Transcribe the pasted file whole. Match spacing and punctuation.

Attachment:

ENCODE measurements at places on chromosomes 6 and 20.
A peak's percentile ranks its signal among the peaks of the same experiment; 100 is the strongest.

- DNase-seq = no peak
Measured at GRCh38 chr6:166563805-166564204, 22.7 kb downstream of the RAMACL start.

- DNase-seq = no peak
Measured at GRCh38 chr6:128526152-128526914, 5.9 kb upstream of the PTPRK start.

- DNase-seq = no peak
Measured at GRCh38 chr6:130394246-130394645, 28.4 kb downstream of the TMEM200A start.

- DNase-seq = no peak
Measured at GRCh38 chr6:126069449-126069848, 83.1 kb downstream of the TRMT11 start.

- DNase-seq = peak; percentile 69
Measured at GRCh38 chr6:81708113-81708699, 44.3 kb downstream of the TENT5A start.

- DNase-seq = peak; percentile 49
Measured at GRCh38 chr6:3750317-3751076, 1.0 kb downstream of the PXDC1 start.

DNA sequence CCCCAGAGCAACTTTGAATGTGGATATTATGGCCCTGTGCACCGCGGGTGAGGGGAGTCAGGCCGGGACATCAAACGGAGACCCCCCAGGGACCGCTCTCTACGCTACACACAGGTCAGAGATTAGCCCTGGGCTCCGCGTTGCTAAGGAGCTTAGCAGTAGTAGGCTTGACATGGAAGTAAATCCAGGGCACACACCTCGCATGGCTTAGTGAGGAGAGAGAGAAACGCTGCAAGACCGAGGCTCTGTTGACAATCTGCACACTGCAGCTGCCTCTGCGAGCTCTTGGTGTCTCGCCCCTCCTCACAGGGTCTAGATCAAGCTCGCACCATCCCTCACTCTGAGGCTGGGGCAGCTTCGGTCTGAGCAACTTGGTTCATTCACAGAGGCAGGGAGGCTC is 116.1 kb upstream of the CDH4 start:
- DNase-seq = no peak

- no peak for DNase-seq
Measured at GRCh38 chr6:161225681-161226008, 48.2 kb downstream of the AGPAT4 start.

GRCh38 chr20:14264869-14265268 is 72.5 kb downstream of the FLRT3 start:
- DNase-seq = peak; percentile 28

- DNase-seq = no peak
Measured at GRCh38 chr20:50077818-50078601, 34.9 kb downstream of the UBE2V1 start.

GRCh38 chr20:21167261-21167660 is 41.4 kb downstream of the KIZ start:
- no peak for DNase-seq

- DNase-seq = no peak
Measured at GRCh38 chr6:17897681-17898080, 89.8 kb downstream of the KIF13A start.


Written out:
ENCODE measurements at places on chromosomes 6 and 20.
A peak's percentile ranks its signal among the peaks of the same experiment; 100 is the strongest.

- DNase-seq = no peak
Measured at GRCh38 chr6:166563805-166564204, 22.7 kb downstream of the RAMACL start.

- DNase-seq = no peak
Measured at GRCh38 chr6:128526152-128526914, 5.9 kb upstream of the PTPRK start.

- DNase-seq = no peak
Measured at GRCh38 chr6:130394246-130394645, 28.4 kb downstream of the TMEM200A start.

- DNase-seq = no peak
Measured at GRCh38 chr6:126069449-126069848, 83.1 kb downstream of the TRMT11 start.

- DNase-seq = peak; percentile 69
Measured at GRCh38 chr6:81708113-81708699, 44.3 kb downstream of the TENT5A start.

- DNase-seq = peak; percentile 49
Measured at GRCh38 chr6:3750317-3751076, 1.0 kb downstream of the PXDC1 start.

DNA sequence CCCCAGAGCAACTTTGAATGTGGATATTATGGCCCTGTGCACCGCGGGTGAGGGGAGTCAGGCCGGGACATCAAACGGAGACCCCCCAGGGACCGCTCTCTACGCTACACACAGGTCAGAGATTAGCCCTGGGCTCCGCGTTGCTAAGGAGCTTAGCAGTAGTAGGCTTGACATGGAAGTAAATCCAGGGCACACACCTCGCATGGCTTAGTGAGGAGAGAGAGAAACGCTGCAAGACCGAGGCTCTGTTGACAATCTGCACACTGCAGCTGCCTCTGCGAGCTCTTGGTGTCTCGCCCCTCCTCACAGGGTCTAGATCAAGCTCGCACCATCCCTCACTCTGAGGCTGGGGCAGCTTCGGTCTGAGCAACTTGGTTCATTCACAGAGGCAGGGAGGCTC is 116.1 kb upstream of the CDH4 start:
- DNase-seq = no peak

- no peak for DNase-seq
Measured at GRCh38 chr6:161225681-161226008, 48.2 kb downstream of the AGPAT4 start.

GRCh38 chr20:14264869-14265268 is 72.5 kb downstream of the FLRT3 start:
- DNase-seq = peak; percentile 28

- DNase-seq = no peak
Measured at GRCh38 chr20:50077818-50078601, 34.9 kb downstream of the UBE2V1 start.

GRCh38 chr20:21167261-21167660 is 41.4 kb downstream of the KIZ start:
- no peak for DNase-seq

- DNase-seq = no peak
Measured at GRCh38 chr6:17897681-17898080, 89.8 kb downstream of the KIF13A start.